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Farewell L’Auvergne…Until The Next Time!

This afternoon, Sunday 27 October 2013, the menfolk and I will be packed and ready to hit the road again, 24 hours earlier than originally expected. We will be leaving the magnificent Auvergne puys and heading back to the relatively flat lands of the northern part of the Haute-Vienne.

We have become good friends with the resident dog, cat and chooks. Despite our canine friend clearly feeling below par for the first couple of days after we arrived, he has been a chirpy, happy chappy since recovering. Our feline friend is a real character and she is welcome to rule our roost any time! Florence and Elizabeth are the most un-fowl chooks we have ever had the good fortune to meet!

We wish we weren’t going and that’s a fact! But, we must, and, a huge plus, we know we will be returning to the home of a friend who couldn’t have supported us more than she has done throughout the past fifteen months, specifically. So, the thought of seeing Kay on Tuesday lightens our hearts and makes us smile. Although we have been homeless since early in 2008, we don’t feel homeless when we return to Kay’s home. That feeling of belonging is worth gold-dust to us.

During the months since the ‘birth’ of this blog, and before and since that advent via forums, Facebook and Twitter, I have been asked many questions about our hobo lifestyle and the reasons why we were forced to leave our house that’s not a home. Most of those questions have been relevant, a few have been accompanied by sarcasm or disbelief, most have been asked because many folks haven’t read my blog page by page. That’s fine, our story doesn’t interest all and we expected and appreciate that choice is the preference of the individual.

However, I started this blog at the suggestion of one specific friend, called Jane, who supported my wish to ensure as many folks as I could possibly ‘reach’ would be made aware of the totally hidden, soul-destroying evil of vice caché associated with property buying in France. Family and I will do everything in our power to ensure no other family goes through what we have endured here.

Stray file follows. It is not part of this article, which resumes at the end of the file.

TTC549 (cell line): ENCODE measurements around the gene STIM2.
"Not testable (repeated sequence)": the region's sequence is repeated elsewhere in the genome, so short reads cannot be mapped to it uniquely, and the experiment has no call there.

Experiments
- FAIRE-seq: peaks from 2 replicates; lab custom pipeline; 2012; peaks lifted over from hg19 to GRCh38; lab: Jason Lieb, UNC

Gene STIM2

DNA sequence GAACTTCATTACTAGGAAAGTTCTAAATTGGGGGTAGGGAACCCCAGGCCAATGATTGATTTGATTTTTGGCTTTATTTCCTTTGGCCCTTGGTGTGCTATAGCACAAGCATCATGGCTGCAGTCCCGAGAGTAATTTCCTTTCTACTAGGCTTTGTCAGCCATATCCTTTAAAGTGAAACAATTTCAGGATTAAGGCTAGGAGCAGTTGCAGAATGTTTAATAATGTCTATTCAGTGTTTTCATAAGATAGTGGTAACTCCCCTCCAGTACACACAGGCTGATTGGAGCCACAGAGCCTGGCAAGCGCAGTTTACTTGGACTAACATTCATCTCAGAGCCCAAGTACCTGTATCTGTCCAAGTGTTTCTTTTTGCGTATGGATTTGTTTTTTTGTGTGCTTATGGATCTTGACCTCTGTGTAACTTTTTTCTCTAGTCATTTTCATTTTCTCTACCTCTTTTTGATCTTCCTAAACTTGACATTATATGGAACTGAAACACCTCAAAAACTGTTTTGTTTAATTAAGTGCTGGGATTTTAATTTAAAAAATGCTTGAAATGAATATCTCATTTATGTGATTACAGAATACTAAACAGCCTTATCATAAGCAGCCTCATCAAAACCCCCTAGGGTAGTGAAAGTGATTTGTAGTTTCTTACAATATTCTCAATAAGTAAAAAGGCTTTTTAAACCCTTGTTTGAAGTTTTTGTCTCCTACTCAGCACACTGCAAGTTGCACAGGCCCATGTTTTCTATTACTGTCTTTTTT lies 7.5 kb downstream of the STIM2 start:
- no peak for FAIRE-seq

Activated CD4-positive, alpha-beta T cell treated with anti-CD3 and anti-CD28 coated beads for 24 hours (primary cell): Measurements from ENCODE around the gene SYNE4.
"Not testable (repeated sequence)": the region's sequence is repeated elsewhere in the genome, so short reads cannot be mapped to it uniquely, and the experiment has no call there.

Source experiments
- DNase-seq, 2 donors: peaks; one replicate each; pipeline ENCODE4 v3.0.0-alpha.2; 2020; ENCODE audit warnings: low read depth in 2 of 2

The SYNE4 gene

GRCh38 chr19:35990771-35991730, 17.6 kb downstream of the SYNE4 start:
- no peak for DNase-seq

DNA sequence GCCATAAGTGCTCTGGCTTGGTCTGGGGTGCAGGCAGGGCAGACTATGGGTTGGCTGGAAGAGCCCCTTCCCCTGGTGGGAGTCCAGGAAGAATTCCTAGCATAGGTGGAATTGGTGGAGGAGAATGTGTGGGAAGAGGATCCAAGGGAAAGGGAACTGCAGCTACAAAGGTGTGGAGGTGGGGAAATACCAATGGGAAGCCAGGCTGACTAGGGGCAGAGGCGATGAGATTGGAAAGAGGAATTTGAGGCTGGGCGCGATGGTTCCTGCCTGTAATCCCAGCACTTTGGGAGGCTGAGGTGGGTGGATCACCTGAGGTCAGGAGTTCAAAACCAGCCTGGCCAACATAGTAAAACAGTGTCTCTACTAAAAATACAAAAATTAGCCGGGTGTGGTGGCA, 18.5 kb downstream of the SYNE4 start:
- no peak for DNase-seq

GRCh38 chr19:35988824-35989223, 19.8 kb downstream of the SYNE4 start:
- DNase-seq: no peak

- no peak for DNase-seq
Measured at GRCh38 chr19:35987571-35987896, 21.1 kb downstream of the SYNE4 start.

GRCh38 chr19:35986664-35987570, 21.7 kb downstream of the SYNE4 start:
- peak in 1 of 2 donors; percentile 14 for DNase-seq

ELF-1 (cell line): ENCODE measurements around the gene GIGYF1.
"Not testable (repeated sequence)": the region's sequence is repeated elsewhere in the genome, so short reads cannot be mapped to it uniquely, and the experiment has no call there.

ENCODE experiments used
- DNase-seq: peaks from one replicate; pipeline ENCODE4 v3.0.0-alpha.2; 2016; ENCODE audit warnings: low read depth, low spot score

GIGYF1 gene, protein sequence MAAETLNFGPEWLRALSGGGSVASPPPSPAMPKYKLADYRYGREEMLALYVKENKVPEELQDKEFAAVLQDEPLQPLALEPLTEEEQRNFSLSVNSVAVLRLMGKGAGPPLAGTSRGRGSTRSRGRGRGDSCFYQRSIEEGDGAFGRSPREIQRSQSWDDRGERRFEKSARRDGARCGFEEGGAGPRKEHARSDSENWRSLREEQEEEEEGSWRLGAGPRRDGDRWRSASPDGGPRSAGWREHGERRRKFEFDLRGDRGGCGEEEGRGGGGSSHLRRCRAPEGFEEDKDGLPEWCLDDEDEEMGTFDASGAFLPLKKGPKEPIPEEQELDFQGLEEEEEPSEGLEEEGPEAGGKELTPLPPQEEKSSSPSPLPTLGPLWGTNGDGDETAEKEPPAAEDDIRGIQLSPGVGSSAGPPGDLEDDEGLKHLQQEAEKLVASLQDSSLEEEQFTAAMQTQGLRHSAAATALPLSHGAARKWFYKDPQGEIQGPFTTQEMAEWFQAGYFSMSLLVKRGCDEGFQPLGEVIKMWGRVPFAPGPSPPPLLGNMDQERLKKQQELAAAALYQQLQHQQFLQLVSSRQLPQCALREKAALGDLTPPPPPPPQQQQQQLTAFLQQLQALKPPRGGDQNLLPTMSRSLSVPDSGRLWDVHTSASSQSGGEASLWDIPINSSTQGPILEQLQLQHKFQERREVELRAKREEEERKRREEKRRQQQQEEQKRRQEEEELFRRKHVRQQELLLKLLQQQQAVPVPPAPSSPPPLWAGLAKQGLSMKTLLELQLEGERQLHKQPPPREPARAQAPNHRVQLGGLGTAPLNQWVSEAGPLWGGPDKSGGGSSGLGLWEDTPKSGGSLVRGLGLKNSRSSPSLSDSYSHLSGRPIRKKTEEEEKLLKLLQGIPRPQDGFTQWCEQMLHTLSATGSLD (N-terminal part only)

Therefore, for those who are planning to purchase a property in this beautiful country, here are a selection of questions, with my answers, that folks have put to me during the past 6 years. You may find I have answered many of the questions in my blog pages, or when responding to comments made by readers and followers of my blog – there are near enough half a million folks, around the globe, who have read at least one page. That makes me feel very humble, I’m not a professional writer and I am sure my writing style very probably makes better writers cringe! But, I do my best, often in very difficult circumstance that are not conducive to producing anywhere near good enough grammar and spelling. I don’t carry a dictionary or a thesaurus, and, when I don’t have immediate access to Wifi, Google can’t be my best friend! Also, I usually forget to proof read and edit when the opportunity to access Wifi suddenly arises!

FAQs

Q Will you be writing a book?